An independent review is to be held into a hospital's paediatric cardiac
unit following concern about its treatment of newborn babies and young
children who died or suffered complications, including Sean Turner from Warminster.

Professor Sir Bruce Keogh, medical director of NHS England, confirmed
the inquiry will take place at Bristol Children's Hospital, which is
accused of a catalogue of neglect and mistreatment of babies and
children with heart problems.

He said Sir Ian Kennedy, a lawyer who specialises in the law and ethics
of healthcare, has agreed in principle to oversee the review.

Sir Bruce said in a statement yesterday: "We have today had a very
important meeting with the families of children who died at Bristol.

"My deputy medical director Mike Bewick and I have listened with great
care to their concerns about the care their children received.

"I would like to thank them for the dignified and powerful way they have
talked to us.

"We collectively concluded that the most effective course of action
might be to put in place an independent review of the care at the
Trust's paediatric cardiac unit.

"It was clear that, in the interests of everyone, such a review would
need to be independent of the NHS. It must be led by the families
involved. It must be their review.

"I have already taken soundings from Sir Ian Kennedy who has agreed in
principle to take such a review forward should the families wish him to
do. I will now ask Sir Ian to meet the families and to work with them to
see if they can come to the scope and terms of reference that the
families want."

Last year it emerged around ten families were believed to be taking legal
action against the trust, including seven whose children died following
treatment at the hospital.

Previously some had spoken out about the ''inept care'' of the young
patients and called for a public inquiry into what they considered to be
''chronically low standards''.

Among parents that have complained are Steve and Yolanda Turner, whose
son Sean Turner died in March 2012 from a brain haemorrhage after
previously suffering a cardiac arrest - six weeks after he underwent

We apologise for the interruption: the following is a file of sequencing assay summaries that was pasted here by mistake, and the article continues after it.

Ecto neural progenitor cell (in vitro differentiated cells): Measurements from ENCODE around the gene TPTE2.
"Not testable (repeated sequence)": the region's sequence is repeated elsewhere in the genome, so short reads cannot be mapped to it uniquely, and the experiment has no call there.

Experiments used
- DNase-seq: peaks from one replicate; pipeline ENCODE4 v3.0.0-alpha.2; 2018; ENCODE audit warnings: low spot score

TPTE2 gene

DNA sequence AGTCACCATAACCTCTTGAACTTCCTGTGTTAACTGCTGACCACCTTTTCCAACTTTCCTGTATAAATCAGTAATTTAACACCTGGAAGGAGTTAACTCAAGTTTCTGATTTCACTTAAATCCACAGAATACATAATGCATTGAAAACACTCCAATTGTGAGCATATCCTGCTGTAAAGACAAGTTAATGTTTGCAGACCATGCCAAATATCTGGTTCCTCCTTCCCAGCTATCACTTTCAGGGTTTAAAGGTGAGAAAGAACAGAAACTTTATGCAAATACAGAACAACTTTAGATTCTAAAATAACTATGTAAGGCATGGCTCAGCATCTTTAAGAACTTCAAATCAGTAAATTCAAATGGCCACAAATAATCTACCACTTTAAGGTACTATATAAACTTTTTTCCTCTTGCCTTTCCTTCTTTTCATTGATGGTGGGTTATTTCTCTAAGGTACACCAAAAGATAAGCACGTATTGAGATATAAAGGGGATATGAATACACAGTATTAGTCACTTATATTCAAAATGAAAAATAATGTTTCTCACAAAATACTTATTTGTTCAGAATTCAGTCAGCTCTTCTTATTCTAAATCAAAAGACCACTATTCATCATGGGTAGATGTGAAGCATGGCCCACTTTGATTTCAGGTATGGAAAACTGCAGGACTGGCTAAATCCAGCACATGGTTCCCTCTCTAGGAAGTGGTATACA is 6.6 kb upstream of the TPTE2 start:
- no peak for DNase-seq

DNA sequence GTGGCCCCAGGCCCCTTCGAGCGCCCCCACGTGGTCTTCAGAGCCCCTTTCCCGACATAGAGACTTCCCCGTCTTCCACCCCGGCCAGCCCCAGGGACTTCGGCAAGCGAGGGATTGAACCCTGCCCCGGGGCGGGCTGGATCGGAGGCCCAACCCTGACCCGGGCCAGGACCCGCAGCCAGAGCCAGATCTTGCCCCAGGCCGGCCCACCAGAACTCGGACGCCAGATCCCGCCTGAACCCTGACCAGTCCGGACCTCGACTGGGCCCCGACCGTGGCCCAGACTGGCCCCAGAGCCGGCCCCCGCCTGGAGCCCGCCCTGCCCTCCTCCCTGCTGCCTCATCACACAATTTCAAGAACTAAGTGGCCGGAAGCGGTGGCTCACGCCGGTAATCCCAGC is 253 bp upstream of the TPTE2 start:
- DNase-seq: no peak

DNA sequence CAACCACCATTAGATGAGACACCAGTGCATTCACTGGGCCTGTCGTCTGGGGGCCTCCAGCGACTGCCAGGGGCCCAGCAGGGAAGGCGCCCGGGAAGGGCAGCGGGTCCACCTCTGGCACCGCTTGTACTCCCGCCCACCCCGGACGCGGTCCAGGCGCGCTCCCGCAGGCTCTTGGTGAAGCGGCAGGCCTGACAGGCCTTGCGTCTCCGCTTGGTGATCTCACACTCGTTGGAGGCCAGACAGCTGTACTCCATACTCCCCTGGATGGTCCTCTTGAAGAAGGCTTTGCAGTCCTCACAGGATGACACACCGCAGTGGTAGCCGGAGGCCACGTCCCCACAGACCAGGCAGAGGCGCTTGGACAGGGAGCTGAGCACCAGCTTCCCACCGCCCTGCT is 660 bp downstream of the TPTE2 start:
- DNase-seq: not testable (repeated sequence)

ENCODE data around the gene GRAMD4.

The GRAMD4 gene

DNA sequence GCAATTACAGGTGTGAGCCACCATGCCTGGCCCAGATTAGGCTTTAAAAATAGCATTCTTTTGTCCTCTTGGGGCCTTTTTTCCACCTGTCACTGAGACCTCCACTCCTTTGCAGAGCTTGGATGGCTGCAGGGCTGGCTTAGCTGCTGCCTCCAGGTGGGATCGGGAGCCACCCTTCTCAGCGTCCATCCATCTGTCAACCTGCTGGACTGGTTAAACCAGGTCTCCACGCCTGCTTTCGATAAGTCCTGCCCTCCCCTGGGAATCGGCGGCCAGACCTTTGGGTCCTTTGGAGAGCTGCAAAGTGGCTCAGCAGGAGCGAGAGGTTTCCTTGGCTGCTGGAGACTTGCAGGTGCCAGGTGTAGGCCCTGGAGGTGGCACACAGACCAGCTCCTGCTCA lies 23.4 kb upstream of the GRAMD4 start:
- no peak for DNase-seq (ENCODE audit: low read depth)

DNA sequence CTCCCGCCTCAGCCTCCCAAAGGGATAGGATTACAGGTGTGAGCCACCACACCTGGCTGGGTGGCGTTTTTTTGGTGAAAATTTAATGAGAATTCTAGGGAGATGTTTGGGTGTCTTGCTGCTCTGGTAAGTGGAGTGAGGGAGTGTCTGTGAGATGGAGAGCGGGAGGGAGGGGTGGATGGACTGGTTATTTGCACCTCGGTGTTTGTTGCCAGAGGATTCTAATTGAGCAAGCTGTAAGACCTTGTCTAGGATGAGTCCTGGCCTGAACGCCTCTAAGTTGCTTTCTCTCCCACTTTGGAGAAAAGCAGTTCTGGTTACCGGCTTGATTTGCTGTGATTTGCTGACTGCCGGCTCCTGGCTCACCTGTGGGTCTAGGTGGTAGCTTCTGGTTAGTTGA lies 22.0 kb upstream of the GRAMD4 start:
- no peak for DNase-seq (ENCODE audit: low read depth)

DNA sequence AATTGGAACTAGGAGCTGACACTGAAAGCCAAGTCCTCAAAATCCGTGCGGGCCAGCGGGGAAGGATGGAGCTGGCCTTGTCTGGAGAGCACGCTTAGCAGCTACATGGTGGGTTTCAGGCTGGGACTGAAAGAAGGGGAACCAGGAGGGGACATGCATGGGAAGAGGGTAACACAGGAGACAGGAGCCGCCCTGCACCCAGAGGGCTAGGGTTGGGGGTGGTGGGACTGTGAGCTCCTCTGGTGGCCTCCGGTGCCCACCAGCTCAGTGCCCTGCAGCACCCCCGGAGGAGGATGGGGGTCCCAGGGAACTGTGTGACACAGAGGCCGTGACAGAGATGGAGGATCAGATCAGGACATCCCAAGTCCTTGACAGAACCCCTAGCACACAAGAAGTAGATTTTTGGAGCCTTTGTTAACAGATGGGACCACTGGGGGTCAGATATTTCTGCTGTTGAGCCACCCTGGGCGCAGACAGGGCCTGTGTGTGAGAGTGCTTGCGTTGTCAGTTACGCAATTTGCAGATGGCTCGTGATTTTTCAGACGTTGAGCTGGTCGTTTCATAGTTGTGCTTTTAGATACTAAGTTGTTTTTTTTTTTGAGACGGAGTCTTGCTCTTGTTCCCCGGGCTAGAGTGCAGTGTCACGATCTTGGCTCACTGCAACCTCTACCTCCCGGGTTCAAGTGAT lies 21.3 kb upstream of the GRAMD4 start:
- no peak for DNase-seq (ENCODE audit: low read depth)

vital corrective heart surgery at the hospital.

Just last month at an inquest into his death they gave harrowing
accounts of how they begged doctors and nurses on Ward 32 to help their
desperately ill son.

Mr and Mrs Turner claim their son's death was not isolated and other children with heart problems have died at the

They claim ward hygiene was poor, staff were incompetent and that Sean
was neglected to the point where he had an avoidable cardiac arrest.

They came forward publicly after being struck by the similarities of
Sean's death to an earlier tragedy. Cardiff youngster Luke Jenkins,
seven, was expected to make a full recovery after successful corrective
surgery at the hospital, but died after suffering a cardiac arrest on a
bank holiday within a week of his operation.

His heart stopped for 43 minutes before he was resuscitated, after which
he underwent exploratory surgery. He died the following day.

His death in April 2012 was due in part to the duty surgeon having to be
urgently called in from home on Good Friday when Luke collapsed,
something admitted by hospital bosses.

Junior nursing staff lost vital time because they did not know where
resuscitation equipment was kept, it later emerged.

The emergency team was also unfamiliar with the equipment because
cardiac arrest was rare in the ward environment, the hospital claimed.

In both cases the children were transferred from the intensive care unit
to Ward 32 too rapidly, according to their parents.

Both sets of relatives believe that, but for substandard after-surgery
care on the ward, their children would be alive.

Both claim that once on the ward they were increasingly anxious at the
reduced level of care they felt their children received.

But they said that in both cases rising concerns were dismissed by ward
staff who appeared too busy and too few to care properly for patients.

A spokesman for University Hospitals Bristol NHS Foundation Trust said
it welcomed the review and hoped it would "restore trust and confidence
in the service, which has learnt much from the experiences of these

The trust's acting chief executive Deborah Lee said: "It is very
positive that the families who have raised concerns will be at the heart
of shaping this review and our aim now is to work in partnership with
them and Sir Ian Kennedy to demonstrate the safety and quality of the
service, and to address any residual concerns that the review may

"For the families who continue to rely on our service, and the staff who
work continue committedly to deliver the very best care, it is critical
to remind ourselves that this service is delivering good clinical
outcomes and, importantly, a positive experience for families - in our
most recent survey of parents 98% said they had received excellent, very
good or good care.

"It saddens me greatly that we have a group of families that believe we
have let them down and we will continue to do our utmost to ensure that
no other family experiences care in our services in the way that these
families did."